‘When I was training with News Associates, we had just completed our first set of exams when we went into the first Covid-19 lockdown. I was so relieved and grateful to be able to keep studying.
‘Journalism is a fairly recent career change for me, and I was so keen to finish this course, which marked the beginning of a future I was so excited about. If we hadn’t been able to finish our course remotely, I might not have the job I love so much now. I honestly believe I was able to get through the first lockdown because I was able to continue with my studies at News Associates.’
During lockdown last year we published this blog on how to manage your mental health during the Covid-19 crisis. Read below to find out some ways of looking after your wellbeing 🧡 https://t.co/AKGJ1EW1FM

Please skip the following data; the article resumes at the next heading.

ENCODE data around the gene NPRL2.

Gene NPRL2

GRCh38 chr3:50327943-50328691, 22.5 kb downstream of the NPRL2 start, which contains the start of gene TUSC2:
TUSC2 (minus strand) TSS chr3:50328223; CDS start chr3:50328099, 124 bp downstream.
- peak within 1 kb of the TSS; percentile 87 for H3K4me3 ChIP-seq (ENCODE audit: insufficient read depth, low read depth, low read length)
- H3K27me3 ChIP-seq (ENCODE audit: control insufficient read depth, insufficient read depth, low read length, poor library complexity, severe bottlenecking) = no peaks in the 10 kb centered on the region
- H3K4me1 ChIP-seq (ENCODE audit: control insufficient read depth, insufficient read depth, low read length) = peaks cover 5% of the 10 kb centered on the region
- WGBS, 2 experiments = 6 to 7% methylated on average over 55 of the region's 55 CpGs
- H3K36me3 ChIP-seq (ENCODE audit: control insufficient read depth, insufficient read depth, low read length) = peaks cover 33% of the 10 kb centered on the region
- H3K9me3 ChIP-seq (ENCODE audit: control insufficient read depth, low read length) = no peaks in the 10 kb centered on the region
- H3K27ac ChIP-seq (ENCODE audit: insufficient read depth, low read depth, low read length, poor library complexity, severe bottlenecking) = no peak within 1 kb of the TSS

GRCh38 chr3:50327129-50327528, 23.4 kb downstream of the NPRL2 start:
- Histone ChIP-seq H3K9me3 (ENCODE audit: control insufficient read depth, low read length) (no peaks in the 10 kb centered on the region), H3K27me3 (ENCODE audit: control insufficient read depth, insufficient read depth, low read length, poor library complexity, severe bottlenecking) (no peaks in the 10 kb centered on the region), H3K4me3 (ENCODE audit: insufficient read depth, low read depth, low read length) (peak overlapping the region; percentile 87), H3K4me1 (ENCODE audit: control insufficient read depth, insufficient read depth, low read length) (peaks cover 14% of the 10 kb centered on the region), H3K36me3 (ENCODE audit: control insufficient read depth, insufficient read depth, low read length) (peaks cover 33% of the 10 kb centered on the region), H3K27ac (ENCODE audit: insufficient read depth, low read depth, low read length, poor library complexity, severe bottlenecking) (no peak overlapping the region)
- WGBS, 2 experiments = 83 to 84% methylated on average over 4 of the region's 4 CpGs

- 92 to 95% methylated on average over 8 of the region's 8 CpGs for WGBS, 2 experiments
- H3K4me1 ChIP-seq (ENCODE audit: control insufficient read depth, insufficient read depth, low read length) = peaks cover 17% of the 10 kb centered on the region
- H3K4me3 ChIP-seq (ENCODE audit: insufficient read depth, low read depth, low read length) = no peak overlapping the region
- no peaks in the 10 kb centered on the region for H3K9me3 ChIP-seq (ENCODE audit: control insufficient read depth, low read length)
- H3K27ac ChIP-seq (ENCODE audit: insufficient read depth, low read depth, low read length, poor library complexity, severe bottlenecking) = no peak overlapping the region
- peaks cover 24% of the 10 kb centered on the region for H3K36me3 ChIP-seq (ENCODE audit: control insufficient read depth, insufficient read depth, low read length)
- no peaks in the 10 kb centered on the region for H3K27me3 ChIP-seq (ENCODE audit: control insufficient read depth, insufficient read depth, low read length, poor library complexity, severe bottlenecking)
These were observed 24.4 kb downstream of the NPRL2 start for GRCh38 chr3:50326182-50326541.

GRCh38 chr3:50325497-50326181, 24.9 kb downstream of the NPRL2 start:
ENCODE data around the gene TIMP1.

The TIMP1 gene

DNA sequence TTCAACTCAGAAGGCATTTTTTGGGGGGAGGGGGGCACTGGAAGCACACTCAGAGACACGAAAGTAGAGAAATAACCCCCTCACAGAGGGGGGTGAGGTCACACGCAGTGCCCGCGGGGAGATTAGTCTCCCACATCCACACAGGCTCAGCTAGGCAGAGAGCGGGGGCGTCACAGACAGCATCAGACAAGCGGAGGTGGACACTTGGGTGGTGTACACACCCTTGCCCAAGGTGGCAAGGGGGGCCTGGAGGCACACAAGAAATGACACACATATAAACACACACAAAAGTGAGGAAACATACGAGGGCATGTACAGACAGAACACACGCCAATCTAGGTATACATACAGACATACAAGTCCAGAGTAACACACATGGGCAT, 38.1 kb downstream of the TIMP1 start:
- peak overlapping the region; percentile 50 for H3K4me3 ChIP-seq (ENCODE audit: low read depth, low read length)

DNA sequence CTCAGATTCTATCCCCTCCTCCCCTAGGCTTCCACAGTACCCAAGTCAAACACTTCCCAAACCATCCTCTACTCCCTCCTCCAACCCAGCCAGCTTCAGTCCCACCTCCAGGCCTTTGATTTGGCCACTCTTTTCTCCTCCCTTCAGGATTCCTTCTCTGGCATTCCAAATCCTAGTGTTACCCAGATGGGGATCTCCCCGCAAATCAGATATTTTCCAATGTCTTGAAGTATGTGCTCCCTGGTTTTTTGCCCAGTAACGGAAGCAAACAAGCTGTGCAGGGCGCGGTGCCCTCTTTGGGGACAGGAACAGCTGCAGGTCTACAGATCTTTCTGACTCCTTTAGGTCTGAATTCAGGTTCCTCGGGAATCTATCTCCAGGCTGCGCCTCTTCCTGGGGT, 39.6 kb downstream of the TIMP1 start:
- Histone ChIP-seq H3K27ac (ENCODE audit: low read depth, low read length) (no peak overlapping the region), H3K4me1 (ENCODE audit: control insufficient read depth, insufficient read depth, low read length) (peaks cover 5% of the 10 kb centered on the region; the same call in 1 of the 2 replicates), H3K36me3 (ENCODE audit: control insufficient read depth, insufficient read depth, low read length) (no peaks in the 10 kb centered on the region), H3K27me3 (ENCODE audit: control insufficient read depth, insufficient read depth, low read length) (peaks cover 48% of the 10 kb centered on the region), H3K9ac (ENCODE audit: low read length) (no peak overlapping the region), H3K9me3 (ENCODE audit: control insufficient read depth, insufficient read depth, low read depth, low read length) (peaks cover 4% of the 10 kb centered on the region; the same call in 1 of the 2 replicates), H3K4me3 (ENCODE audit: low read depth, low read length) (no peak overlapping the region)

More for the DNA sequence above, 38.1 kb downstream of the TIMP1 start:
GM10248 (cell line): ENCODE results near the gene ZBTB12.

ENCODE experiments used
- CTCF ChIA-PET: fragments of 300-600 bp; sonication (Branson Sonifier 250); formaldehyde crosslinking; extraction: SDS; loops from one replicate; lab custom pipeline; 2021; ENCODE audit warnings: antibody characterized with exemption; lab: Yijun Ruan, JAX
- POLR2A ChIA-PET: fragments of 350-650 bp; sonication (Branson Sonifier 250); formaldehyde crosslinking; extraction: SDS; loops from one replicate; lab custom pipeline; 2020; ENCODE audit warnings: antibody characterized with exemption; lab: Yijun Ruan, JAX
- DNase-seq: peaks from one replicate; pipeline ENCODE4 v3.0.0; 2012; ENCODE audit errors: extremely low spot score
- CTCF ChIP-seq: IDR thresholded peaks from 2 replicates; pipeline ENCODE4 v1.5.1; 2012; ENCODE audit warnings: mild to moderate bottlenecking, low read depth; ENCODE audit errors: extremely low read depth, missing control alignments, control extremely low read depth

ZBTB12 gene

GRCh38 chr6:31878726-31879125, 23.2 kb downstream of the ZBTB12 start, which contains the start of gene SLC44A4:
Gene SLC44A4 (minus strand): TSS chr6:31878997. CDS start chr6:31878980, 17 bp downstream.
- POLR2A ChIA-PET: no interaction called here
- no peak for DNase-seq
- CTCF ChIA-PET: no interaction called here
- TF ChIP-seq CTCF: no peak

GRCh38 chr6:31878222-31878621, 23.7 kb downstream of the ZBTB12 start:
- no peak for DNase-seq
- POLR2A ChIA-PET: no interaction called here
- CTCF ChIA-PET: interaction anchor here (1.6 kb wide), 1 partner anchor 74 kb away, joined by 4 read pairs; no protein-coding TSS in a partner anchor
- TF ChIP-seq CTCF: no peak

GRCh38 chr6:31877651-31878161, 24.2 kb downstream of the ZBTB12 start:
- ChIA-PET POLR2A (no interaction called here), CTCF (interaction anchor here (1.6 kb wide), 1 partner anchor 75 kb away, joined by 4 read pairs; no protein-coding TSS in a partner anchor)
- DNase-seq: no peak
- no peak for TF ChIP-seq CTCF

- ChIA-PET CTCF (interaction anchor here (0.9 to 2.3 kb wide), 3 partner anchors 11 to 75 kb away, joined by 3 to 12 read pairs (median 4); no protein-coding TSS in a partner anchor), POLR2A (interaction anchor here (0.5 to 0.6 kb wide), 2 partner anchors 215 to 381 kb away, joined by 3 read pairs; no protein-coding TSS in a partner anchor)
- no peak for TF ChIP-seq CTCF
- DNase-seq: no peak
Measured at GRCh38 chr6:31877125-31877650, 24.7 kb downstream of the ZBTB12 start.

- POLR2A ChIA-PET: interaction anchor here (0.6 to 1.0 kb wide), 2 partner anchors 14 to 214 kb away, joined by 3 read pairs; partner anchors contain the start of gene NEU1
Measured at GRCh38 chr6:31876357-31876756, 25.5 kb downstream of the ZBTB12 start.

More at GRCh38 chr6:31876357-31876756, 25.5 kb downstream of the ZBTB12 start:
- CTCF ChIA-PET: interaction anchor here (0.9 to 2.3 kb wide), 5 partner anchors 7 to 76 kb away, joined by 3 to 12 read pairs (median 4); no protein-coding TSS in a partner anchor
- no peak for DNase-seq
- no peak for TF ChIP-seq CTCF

— School of Journalism (@TheJournoSchool) January 14, 2021
Ethan Davies, local democracy reporter covering Cheshire East and Cheshire West & Chester
‘In the hours of Zoomageddon I endured, the idea that kept me going was that I was entering the industry at a time of great change, and while there are scary stories of job losses, it also means new trainees with bright ideas are more likely to be listened to and taken on.
‘Also remember local papers need people on a short-term basis! Editors always need copy, and now we can’t travel you can ask for work experience further afield. It makes no difference if you’re writing for the Northwich Guardian or Hull Daily Mail if you’re in your bedroom in Bury.’
Beth Kirkbride, founder and editor of The Indiependent magazine.